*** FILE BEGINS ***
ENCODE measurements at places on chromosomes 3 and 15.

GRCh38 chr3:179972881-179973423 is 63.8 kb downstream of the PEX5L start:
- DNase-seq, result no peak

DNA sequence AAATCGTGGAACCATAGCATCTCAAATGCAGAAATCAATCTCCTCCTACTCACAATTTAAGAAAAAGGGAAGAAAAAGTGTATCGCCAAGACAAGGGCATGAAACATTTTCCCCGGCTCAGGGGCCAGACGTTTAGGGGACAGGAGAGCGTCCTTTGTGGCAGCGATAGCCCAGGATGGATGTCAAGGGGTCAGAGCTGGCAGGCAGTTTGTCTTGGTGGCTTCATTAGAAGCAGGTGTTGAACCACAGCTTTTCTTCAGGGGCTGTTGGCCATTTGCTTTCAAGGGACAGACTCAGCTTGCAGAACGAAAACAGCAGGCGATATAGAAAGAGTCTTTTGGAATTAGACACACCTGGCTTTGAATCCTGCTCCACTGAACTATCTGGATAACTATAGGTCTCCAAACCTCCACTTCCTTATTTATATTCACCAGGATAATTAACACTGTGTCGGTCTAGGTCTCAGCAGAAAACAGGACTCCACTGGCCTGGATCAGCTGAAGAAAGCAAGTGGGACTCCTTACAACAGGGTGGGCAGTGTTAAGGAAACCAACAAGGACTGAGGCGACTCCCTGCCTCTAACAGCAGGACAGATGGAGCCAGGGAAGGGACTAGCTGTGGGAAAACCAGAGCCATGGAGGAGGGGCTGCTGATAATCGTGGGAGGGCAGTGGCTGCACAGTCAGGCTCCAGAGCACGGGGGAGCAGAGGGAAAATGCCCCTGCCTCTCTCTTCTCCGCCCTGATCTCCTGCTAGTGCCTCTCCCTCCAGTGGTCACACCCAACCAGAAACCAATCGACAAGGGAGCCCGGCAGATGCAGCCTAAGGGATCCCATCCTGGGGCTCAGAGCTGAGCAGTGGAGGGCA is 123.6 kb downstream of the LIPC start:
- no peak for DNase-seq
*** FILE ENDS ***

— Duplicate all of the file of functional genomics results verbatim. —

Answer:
ENCODE measurements at places on chromosomes 3 and 15.

GRCh38 chr3:179972881-179973423 is 63.8 kb downstream of the PEX5L start:
- DNase-seq, result no peak

DNA sequence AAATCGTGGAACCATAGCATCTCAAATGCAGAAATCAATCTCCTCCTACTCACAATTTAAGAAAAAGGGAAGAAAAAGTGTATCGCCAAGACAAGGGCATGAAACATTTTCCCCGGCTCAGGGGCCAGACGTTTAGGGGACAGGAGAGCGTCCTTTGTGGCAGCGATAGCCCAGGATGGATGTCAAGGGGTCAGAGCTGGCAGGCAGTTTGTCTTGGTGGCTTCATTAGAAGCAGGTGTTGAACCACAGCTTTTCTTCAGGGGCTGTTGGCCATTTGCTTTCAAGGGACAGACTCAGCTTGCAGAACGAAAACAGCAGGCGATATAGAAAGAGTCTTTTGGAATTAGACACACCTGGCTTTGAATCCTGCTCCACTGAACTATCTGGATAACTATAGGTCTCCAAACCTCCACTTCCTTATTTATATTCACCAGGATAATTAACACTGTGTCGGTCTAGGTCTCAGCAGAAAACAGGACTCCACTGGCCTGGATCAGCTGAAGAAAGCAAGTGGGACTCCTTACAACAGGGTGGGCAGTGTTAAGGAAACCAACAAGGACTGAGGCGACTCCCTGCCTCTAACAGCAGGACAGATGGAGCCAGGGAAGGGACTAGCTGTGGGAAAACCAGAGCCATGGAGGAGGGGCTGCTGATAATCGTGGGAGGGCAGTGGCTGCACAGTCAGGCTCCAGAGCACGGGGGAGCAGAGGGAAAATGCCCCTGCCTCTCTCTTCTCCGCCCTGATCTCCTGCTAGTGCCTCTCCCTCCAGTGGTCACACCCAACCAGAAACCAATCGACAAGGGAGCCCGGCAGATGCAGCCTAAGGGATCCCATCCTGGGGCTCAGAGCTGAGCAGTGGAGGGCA is 123.6 kb downstream of the LIPC start:
- no peak for DNase-seq